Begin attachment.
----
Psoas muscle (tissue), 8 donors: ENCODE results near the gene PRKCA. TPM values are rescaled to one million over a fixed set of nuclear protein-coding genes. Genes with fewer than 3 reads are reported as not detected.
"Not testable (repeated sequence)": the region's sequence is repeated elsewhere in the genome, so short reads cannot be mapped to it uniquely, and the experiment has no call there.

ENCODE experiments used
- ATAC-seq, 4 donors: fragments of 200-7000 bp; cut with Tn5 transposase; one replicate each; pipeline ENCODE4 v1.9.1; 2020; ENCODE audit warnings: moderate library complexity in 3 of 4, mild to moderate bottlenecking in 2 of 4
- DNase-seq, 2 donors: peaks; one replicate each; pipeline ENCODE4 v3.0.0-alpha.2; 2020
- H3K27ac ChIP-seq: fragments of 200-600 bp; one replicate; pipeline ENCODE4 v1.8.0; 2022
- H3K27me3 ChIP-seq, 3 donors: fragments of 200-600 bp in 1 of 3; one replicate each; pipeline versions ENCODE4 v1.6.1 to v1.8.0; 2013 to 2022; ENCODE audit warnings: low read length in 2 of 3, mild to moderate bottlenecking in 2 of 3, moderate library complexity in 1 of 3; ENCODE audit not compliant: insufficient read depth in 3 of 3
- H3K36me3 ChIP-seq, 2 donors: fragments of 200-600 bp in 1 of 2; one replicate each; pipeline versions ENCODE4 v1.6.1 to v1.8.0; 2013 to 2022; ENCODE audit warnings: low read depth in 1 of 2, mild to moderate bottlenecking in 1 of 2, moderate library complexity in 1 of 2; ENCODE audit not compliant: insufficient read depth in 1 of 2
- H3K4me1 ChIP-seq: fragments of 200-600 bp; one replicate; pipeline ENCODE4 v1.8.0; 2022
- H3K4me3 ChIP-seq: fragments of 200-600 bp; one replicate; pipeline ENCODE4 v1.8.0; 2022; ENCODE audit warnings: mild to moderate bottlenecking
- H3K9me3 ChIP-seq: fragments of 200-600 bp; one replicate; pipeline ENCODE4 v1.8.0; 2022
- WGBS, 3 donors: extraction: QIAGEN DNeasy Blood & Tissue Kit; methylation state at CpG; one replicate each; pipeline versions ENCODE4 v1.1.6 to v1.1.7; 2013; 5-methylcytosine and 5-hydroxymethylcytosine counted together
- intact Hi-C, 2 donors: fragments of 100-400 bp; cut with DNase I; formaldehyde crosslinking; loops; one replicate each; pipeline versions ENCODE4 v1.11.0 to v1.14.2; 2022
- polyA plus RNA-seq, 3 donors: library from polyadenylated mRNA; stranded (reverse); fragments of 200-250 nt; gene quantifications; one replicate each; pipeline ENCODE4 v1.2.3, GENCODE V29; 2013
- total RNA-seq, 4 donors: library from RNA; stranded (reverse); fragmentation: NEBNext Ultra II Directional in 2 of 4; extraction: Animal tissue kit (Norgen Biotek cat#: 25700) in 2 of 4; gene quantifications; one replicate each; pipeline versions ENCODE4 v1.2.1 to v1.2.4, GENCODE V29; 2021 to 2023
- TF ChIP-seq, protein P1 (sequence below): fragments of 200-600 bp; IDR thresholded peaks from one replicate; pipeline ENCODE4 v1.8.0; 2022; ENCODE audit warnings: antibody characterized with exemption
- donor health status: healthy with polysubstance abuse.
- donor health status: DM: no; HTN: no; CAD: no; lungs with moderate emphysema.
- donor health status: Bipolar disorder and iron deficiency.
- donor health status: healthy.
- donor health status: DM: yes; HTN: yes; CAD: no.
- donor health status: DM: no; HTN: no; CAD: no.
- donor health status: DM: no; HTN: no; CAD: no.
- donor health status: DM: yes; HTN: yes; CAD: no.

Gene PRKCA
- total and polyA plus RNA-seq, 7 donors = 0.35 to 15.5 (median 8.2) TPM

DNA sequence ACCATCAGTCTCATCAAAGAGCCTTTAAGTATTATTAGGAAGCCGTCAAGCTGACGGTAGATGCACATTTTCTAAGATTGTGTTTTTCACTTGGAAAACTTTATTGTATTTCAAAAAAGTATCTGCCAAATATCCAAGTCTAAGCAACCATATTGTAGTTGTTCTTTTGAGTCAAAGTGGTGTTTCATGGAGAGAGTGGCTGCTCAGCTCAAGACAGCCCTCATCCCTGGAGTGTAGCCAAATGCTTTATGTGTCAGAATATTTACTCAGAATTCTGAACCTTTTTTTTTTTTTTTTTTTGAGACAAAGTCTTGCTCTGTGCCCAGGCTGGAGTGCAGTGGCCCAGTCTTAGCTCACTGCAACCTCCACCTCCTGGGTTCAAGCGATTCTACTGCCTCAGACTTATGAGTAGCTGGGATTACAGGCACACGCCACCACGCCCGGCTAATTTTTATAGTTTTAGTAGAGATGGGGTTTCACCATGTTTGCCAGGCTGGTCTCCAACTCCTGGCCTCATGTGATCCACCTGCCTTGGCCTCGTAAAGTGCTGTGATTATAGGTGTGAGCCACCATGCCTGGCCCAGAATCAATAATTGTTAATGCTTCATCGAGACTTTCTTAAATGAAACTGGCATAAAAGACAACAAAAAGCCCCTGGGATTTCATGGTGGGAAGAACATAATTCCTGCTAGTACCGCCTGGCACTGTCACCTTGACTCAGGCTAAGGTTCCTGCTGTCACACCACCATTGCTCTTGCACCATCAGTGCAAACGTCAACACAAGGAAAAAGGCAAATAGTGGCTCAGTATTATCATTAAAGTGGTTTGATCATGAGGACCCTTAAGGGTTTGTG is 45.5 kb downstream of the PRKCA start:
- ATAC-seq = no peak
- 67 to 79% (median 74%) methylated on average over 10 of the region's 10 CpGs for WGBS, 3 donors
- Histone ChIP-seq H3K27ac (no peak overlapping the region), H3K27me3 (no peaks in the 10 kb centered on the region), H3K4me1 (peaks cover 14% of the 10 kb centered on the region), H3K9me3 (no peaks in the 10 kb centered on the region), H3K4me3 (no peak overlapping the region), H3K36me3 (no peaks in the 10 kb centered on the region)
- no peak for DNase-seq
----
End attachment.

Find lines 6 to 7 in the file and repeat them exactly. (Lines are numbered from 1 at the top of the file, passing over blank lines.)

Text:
- H3K27ac ChIP-seq: fragments of 200-600 bp; one replicate; pipeline ENCODE4 v1.8.0; 2022
- H3K27me3 ChIP-seq, 3 donors: fragments of 200-600 bp in 1 of 3; one replicate each; pipeline versions ENCODE4 v1.6.1 to v1.8.0; 2013 to 2022; ENCODE audit warnings: low read length in 2 of 3, mild to moderate bottlenecking in 2 of 3, moderate library complexity in 1 of 3; ENCODE audit not compliant: insufficient read depth in 3 of 3